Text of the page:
Following the borough's decision to renew the Kenai Peninsula Racing Lions' lease at Twin City Raceway, racers and nearby residents showed up at Kenai's city council meeting to discuss the track -- and the noise the users create.
More than 30 people attended the Wednesday meeting, with the majority leaving after testimony on the raceway ended. The council took no action, hoping the crowd could work out the noise complaints amongst themselves.
Councilman Ryan Marquis said he was optimistic that those involved with solve the problem without getting government involved.
Members of the Kenai Peninsula Racing Lions said they were working with their neighbors to try to solve the issues.
During public testimony, Barney Phillips, a member of the Racing Lions, said the noise complaints were unheard of until October, when the borough began to review their lease.
"I really got caught flat-footed," he said.
Since then, the organization's board has put together a noise mitigation plan. This summer, the Lions will try to cut down their practice hours by ending at 8 p.m. instead of 10, and not operating on Sundays (except for a few two-day weekend races). Phillips said the plan is a living document that they'll modify as they go.
"As the season starts, we hope to implement this," he said.
Steven Phelps, a raceway neighbor who has been talking to the Lions about noise mitigation, noted that there are other ways for racers to muffle sound on their bikes, such as by using noise reduction exhaust systems. He suggested the Lions look into using those.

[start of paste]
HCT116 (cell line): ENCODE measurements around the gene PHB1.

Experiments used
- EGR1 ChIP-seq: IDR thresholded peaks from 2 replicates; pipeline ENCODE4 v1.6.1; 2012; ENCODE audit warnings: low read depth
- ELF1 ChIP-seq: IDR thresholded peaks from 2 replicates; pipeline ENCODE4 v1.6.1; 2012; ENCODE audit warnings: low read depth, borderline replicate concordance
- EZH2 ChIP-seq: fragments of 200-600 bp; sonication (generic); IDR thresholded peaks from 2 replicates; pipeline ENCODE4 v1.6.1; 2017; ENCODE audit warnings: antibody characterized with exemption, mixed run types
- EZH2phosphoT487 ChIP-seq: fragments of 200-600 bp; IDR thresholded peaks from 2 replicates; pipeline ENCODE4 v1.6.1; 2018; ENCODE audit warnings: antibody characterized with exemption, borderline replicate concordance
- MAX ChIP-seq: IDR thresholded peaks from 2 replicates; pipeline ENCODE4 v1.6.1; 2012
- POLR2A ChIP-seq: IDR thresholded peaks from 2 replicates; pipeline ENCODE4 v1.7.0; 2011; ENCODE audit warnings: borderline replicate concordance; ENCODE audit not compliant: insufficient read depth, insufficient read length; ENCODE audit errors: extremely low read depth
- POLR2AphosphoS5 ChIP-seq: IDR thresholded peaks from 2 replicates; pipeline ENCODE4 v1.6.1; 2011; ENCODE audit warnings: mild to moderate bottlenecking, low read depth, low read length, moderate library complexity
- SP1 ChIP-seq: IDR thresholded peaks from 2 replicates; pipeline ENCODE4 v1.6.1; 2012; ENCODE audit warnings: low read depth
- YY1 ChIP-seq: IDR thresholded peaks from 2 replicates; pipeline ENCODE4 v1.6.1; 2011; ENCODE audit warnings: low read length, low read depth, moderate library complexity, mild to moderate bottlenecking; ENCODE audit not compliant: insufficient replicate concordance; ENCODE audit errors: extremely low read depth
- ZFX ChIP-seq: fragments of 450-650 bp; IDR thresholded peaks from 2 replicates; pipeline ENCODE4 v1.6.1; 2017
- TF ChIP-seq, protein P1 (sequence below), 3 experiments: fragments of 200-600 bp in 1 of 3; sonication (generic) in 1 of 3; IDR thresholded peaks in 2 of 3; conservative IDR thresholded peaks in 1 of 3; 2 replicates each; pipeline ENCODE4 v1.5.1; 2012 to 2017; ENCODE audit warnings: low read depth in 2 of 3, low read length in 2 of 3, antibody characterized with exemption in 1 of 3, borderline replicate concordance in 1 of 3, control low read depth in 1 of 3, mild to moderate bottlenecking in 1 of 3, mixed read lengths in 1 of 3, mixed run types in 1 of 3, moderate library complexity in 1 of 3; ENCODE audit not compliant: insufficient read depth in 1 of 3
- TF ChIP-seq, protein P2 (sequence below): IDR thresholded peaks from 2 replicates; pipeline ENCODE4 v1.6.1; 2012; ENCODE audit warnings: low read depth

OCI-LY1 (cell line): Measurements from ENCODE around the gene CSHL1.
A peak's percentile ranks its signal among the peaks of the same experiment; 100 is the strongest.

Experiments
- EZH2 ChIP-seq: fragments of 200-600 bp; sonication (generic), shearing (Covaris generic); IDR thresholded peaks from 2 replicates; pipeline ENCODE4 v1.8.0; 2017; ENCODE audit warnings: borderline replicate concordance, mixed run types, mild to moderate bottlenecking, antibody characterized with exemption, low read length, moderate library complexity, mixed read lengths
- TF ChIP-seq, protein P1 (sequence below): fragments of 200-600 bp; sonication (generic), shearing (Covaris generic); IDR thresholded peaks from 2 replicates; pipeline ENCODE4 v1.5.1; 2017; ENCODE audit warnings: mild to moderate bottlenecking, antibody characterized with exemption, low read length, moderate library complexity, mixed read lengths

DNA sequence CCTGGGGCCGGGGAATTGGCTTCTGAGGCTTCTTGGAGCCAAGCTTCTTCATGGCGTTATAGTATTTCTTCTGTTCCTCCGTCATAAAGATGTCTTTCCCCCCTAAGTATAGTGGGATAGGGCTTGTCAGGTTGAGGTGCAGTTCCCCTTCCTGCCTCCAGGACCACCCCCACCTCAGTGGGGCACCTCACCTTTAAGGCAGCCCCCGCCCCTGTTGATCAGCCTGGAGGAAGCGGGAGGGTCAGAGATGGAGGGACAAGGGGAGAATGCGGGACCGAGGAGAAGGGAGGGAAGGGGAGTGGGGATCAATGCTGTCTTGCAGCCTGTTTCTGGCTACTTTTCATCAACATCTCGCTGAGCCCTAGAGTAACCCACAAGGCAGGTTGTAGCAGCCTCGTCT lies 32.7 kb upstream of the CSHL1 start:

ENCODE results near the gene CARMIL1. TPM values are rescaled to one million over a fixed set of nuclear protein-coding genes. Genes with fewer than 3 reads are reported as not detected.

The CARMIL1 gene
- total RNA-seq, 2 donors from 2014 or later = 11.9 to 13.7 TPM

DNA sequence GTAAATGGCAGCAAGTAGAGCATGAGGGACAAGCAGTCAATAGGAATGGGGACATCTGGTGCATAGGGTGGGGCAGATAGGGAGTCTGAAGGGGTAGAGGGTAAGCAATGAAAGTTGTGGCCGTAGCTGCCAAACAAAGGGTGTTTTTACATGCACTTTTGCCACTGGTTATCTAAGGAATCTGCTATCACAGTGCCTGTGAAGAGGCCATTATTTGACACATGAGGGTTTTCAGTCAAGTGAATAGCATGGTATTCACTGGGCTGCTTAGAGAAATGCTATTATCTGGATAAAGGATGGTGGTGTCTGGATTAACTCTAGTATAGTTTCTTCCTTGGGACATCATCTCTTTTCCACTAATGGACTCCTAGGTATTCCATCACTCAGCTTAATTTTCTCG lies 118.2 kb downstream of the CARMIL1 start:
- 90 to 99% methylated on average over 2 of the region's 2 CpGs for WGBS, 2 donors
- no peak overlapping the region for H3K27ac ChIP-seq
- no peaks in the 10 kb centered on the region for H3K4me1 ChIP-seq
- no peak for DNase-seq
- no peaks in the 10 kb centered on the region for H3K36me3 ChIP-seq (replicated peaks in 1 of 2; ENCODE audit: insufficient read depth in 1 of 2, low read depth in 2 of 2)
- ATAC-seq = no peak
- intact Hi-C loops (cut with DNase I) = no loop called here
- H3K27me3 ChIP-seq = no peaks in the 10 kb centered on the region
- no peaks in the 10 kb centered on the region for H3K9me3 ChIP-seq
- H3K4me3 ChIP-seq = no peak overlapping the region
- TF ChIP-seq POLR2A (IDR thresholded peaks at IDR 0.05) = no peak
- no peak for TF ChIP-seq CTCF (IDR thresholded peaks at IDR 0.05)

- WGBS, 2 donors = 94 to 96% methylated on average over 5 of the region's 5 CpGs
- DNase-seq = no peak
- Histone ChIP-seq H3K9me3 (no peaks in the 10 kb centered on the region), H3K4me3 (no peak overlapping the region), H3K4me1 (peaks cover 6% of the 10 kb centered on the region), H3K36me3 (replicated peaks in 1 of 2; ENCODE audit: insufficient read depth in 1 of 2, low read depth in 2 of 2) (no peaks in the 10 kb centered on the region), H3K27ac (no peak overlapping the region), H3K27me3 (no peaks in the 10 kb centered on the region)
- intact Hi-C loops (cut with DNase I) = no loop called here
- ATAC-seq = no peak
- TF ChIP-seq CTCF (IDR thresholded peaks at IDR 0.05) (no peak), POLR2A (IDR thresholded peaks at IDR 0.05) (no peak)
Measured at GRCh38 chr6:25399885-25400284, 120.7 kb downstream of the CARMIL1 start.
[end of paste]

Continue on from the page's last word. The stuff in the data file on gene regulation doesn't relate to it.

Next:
"If there was no noise, there would be no problem," he said.
Parents and grandparents spoke up about what racing means to their family. Some commented that having multiple generations involved in racing brought their family together. Others, like Scott Bowen who lives at the track all summer to help oversee it after-hours, said it teaches kids about hard work and discipline.
"We've had kids come out of this track that are national champions," Bowen said.
But not everyone felt like the situation was a positive one.
Kenai resident Dennis Barnard told the council it's now their responsibility to protect area property owners.
"The borough has clearly passed the buck and put the ball in your court," he said.
And Robert Flanders told the council that he believed he had rights as a property owner, while the racers had privileges granted by their land-use.
"I think that our rights should trump their privileges," he said.
Despite any disagreements, the Racing Lions and their neighbors were in agreement on one point: riders along the side of the road are a problem.
Flanders said it was dangerous -- and illegal.
"It's against the law for them to be riding on these roads," he said.
"We're for safe riding," he said, later adding that the nearby illegal traffic is a problem, but the riders aren't from his group.
"Unfortunately, I think we're getting kind of blamed for a lot of that," he said.
Molly Dischner can be reached at email@example.com.
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